Sunday, April 10, 2016

Death And Texas

I have always had a fear of death. That seems pretty natural, compared to a fear of public speaking. That is to say that when I was ten years old, I used to lay awake worrying about what would happen when, if, or how my life clock had reached its end. This would account for the somewhat regular bouts of insomnia. If I fall asleep, will I wake up again?
Morbid, I know, but it also points to my stance against the death penalty. Over the years, I have determined that one of the most terrifying things about death is its inevitability. Along with taxes, it is promoted as one of two things in life that are certain. Even prisoners on death row are required to pay taxes if they are making any kind of substantial earnings, like the royalty checks Charles Manson gets for "Look At Your Game Girl." Except those kind of checks are usually rerouted to victims families, as is the case for Charlie. And Mister Manson is no longer on death row, having had his sentence commuted to life back in 1972. So, without taxes or death hanging over his head, he probably leads a relatively carefree existence inside a maximum security correctional institution.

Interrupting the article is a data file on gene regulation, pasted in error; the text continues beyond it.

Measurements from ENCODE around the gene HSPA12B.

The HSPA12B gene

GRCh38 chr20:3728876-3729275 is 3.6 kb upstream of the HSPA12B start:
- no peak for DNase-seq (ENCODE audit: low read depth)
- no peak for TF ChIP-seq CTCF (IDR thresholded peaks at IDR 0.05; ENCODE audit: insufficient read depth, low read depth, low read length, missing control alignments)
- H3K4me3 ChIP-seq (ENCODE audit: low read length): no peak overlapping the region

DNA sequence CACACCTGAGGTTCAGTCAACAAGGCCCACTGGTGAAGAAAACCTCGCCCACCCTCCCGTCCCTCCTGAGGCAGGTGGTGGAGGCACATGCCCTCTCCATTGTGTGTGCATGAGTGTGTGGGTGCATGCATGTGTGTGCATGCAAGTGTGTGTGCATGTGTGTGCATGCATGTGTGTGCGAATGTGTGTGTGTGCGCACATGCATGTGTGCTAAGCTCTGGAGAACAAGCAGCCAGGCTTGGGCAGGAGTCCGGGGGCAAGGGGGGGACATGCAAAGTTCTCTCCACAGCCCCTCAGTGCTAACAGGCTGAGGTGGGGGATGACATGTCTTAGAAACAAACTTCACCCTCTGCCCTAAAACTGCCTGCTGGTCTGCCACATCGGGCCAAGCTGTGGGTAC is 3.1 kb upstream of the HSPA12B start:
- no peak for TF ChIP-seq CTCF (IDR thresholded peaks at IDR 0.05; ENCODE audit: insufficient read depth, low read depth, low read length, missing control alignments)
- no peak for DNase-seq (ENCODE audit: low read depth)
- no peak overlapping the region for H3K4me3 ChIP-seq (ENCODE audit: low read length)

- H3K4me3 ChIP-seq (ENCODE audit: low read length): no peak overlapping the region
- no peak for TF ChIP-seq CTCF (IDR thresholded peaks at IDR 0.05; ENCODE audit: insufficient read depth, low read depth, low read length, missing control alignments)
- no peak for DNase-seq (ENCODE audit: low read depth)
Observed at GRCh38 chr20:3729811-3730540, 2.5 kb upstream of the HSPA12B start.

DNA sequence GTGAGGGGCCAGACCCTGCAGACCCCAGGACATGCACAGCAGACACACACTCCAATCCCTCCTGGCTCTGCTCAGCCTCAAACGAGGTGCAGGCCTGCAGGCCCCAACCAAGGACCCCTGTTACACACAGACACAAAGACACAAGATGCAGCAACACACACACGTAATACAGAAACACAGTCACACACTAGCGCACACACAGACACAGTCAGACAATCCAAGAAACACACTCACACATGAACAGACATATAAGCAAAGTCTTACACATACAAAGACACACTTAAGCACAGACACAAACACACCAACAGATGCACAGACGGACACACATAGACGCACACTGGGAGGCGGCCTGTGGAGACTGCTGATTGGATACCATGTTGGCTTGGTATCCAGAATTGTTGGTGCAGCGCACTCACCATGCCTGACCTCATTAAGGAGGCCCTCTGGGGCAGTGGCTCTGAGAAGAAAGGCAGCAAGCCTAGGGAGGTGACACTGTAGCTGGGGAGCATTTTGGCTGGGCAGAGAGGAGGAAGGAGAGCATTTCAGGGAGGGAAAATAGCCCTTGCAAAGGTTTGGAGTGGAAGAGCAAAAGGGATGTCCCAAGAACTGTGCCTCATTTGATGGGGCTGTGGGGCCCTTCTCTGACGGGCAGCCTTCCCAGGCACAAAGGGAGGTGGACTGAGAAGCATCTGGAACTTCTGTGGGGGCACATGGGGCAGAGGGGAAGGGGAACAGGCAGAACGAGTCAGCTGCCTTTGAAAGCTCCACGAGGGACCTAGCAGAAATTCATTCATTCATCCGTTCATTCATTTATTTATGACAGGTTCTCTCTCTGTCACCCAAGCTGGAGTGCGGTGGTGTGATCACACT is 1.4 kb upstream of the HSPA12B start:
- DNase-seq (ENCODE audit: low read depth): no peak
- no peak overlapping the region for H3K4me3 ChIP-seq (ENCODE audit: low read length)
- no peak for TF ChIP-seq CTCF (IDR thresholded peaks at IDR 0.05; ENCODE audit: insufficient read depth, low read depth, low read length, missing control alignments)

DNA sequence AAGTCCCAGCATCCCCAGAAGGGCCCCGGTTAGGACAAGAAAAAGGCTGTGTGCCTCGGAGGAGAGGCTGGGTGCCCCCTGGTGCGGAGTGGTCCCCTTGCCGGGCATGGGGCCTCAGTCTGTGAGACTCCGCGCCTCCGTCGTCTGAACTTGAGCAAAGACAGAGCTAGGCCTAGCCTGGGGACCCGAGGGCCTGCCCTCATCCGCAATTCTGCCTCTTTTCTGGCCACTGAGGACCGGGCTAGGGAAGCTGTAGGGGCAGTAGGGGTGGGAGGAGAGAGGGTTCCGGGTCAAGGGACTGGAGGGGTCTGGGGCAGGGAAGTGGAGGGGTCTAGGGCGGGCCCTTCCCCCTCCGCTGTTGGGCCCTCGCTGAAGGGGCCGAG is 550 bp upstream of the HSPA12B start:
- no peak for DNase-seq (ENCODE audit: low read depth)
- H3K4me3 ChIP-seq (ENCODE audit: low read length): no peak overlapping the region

Charles Manson's crimes were both cruel and unusual. That is why he was initially sentenced to death. Pablo Lucio Vasquez beat a twelve year old to death with a pipe and then drank his blood. That was awesomely cruel and pretty unusual. Pablo was also sentenced to death, and since he was convicted in Texas, that sentence was carried out this past Wednesday. No more wondering about when and for whom that bell tolls for Pablo. Mister Vasquez did hang around a Texas prison for fourteen years before he was executed, so he had roughly a decade and a half to consider his crimes and ponder the nature of existence. Before it stopped. Abruptly.
Last year, the number of executions worldwide jumped dramatically to 1,634. Half again as many killings in the name of teaching that killing is wrong as the year before that. What lessons are we teaching? Crime does not pay. Well, at least not enough to have to file a tax return. So all those inmates on death row can sleep a little more soundly, knowing that both death and taxes have been taken care of for them.
If we really wanted to punish them, we would sign them up for a public speaking tour.

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